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I want to calculate the n-th moment of a distribution. I am trying to using all.moments function of library 'moments' in R. I have tested all.moments in this way:


 [1]  1.000000000  0.002403360  0.962201478 -0.022694670  2.852696159

This seems to me that it's not true, cause i know that the 3-th and 4-th moment must be 0 in a normal distribution. Where is my mistake?

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up vote 6 down vote accepted

The third moment is the skewness. You are correct: for a normal distribution this is zero. Since you are only sampling from a normal distribution, your results will be approximately zero, which it is.

The fourth order moment is the kurtosis. For a normal distribution this is 3σ^4. In this case, σ is 1, so your result should be 3, which it is.

To improve the accuracy of your estimate, improve the sample size. For a sample of 1e7 observations:

> library(moments)
> r <- rnorm(1e7)
> all.moments(r,order.max=4)
[1] 1.0000000000 0.0004028138 0.9995373115 0.0007276404 2.9976881271
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Because that's only true in expectation and not precisely, and because the higher moments have large variances?

(See @Andrie's answer as well, for why the fourth moment (V5 below) is not even close to zero.)

> library(moments)
> R <- t(replicate(50,all.moments(rnorm(1e4),order.max=4)))
> summary(R)
       V1          V2                  V3               V4            
 Min.   :1   Min.   :-0.024921   Min.   :0.9714   Min.   :-0.0987174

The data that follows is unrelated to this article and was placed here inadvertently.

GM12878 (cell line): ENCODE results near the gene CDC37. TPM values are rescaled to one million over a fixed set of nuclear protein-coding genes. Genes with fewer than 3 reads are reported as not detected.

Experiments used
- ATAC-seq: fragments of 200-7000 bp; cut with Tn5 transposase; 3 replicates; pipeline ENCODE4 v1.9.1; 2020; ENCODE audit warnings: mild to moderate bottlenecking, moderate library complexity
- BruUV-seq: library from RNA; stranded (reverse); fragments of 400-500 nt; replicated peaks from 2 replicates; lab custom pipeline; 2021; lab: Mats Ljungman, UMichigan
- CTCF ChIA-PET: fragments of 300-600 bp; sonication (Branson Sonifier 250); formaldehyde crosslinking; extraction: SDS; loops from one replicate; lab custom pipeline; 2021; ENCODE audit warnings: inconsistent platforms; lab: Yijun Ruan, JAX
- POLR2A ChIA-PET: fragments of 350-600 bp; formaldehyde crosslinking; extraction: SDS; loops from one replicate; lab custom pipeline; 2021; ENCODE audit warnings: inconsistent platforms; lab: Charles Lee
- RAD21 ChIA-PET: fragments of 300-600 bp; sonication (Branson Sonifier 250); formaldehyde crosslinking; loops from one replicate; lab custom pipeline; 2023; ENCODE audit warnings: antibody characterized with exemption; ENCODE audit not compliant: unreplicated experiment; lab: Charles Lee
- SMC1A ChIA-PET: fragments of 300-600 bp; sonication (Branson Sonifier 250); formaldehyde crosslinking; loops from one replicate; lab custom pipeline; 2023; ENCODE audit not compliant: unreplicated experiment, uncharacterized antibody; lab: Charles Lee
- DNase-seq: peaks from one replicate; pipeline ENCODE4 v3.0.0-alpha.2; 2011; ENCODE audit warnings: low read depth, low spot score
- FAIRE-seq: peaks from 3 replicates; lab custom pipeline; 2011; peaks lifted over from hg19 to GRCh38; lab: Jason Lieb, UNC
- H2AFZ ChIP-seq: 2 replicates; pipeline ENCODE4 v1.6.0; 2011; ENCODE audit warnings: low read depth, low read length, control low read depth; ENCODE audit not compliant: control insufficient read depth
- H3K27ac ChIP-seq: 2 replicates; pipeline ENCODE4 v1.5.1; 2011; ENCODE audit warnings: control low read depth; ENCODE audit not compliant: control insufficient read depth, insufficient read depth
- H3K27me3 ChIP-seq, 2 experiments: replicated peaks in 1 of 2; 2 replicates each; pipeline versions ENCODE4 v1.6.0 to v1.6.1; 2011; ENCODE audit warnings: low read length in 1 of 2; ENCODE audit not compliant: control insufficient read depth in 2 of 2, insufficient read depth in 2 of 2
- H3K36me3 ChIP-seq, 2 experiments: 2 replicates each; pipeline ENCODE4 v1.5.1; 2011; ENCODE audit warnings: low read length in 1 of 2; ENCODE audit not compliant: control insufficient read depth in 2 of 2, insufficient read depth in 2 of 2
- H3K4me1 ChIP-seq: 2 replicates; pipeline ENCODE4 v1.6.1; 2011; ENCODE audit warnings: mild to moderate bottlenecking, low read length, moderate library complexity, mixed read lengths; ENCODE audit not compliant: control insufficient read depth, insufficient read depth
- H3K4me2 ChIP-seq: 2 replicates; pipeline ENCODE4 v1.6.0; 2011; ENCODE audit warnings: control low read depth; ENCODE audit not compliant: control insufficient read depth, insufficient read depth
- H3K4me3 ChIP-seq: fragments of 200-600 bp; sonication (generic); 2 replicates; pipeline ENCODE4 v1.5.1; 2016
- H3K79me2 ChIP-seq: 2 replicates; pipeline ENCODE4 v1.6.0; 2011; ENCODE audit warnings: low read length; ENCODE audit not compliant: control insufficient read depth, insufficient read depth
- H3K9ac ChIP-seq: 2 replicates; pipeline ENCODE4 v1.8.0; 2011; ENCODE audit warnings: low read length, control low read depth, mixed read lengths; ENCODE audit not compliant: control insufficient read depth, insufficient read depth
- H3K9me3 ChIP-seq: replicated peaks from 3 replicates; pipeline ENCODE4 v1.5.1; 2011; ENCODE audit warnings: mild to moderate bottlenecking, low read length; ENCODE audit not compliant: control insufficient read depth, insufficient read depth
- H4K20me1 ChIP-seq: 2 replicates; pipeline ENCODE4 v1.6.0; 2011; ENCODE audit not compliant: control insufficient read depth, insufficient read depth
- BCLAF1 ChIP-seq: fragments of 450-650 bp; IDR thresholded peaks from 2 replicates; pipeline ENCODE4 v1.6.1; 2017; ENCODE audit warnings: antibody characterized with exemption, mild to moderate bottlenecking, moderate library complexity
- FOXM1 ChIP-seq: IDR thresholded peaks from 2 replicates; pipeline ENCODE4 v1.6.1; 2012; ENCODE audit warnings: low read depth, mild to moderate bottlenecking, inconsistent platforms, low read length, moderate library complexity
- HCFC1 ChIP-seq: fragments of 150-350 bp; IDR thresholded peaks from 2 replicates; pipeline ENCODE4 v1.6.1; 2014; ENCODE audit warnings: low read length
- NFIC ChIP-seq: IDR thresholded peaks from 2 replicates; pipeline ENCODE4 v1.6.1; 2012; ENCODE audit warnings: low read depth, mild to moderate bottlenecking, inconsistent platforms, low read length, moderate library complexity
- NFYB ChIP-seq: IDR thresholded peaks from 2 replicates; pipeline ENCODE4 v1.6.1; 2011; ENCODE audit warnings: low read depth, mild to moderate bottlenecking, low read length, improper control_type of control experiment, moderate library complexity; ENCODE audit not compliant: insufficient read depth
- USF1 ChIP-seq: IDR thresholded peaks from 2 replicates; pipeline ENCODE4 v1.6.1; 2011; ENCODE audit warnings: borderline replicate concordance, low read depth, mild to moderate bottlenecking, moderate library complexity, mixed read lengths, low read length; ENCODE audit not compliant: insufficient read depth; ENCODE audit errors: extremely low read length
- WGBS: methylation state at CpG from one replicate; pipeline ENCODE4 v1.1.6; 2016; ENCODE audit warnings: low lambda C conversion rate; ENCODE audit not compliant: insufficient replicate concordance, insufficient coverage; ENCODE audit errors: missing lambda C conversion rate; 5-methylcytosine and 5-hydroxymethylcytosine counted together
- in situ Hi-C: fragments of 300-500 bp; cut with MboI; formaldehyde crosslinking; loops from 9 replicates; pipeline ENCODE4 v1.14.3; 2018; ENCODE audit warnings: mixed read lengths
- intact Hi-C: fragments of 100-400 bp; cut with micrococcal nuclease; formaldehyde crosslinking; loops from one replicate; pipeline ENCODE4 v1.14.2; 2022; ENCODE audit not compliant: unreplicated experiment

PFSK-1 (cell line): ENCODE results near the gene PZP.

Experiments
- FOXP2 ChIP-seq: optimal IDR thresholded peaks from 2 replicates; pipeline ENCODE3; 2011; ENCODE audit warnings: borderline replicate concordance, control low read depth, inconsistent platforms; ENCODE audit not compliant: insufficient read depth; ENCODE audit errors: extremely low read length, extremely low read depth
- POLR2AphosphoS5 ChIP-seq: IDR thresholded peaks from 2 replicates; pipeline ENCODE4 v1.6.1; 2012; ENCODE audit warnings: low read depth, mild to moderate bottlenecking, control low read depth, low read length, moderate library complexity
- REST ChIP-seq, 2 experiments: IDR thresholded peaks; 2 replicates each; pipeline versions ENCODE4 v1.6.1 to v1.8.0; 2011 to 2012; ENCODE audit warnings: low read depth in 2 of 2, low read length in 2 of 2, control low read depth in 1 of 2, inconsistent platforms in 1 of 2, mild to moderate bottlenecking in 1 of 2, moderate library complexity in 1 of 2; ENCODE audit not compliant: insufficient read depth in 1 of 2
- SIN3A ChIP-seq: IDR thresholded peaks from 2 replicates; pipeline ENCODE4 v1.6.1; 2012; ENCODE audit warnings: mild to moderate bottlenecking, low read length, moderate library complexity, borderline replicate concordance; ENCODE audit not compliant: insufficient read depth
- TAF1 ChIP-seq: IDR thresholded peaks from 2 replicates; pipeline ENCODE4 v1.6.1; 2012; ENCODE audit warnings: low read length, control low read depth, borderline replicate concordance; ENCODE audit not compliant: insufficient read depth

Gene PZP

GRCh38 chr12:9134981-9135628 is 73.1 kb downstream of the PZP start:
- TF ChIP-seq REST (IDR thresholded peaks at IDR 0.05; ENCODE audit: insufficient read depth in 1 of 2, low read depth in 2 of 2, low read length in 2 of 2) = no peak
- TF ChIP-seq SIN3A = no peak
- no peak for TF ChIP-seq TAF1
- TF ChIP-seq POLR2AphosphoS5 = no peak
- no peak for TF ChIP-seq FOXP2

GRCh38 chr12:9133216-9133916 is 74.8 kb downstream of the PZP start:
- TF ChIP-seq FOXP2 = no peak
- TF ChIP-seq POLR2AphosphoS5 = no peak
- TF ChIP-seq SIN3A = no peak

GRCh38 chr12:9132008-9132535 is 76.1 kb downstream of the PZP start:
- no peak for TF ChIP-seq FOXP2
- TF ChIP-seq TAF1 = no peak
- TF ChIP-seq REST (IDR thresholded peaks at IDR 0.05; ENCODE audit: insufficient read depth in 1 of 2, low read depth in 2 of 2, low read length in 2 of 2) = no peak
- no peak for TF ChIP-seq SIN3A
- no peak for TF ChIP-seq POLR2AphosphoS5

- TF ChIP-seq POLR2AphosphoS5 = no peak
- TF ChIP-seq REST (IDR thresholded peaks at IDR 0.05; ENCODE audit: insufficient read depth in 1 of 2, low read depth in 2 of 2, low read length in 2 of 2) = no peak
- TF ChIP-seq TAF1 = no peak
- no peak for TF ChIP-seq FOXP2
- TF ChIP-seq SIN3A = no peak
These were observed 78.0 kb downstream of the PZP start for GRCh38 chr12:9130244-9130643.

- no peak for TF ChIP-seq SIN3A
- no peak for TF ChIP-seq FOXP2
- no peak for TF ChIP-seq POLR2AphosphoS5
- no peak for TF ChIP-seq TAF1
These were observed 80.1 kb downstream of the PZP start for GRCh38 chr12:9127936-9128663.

1st Qu.:1   1st Qu.:-0.009527   1st Qu.:0.9911   1st Qu.:-0.0341950  
 Median :1   Median : 0.001021   Median :0.9994   Median : 0.0067138  
 Mean   :1   Mean   :-0.001047   Mean   :1.0006   Mean   :-0.0002613  
 3rd Qu.:1   3rd Qu.: 0.004711   3rd Qu.:1.0147   3rd Qu.: 0.0299731  
 Max.   :1   Max.   : 0.023356   Max.   :1.0398   Max.   : 0.1283456  
 Min.   :2.775  
 1st Qu.:2.921  
 Median :3.005  
 Mean   :3.007  
 3rd Qu.:3.092  
 Max.   :3.325  
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I got the same problem, working in python, and I think that the limited precision of floating point arithmetic on a computer, esp. with powers of large numbers, is also not helping. I'll cut and paste my Python code and the results I get. This code tries to compute the first 20 moments of a standard normal. In short, I think it's not easy to compute high order moments of a distribution numerically, "high order" meaning here greater than 10 or so. In a separate experiment, I tried to reduce the variance I get on the 18th moment by drawing more and more samples, but that wasn't practical either given my "ordinary" computer.

N = 1000000
w = np.random.normal(size=N).astype("float128")

for i in range(20):
    print i, mean(w**i) # simply computing the mean of the data to the power of i

Gives you:

0 1.0
1 0.000342014729693
2 1.00124397377
3 0.000140133725668
4 3.00334304532
5 0.00506625342217
6 15.0227401941
7 0.0238395446636
8 105.310071549
9 -0.803915389936
10 948.126995798
11 -34.8374820713
12 10370.6527554
13 -1013.23231638
14 132288.117911
15 -26403.9090218
16 1905267.02257
17 -658590.680295
18 30190439.4783
19 -16101299.7354

But the correct moments are: 1, 0, 1, 0, 3, 0, 15, 0, 105, 0, 945, 0, 10395, 0, 135135, 0, 2027025, 0, 34459425, 0, 654729075.

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it's not a matter of numerical imprecision: it's that the variance of the higher moments explodes. – Ben Bolker Nov 23 '12 at 0:03
But here, I'm giving myself a large number N of random numbers from the standard normal, compute e.g., their 18th power, then the average of this. In this procedure, if I increase N, shouldn't I get closer and closer to the true value of the 18th moment? – Frank Nov 23 '12 at 0:19
Yes, but you have to increase it a lot. – Ben Bolker Nov 23 '12 at 3:02
Yes. I tried, you have to increase it way too much to be practical. Even at 1e10 samples, the variance on the 18th moment is something like 1e27. So, I'm not sure it's really practical on an average computer. – Frank Nov 23 '12 at 3:45

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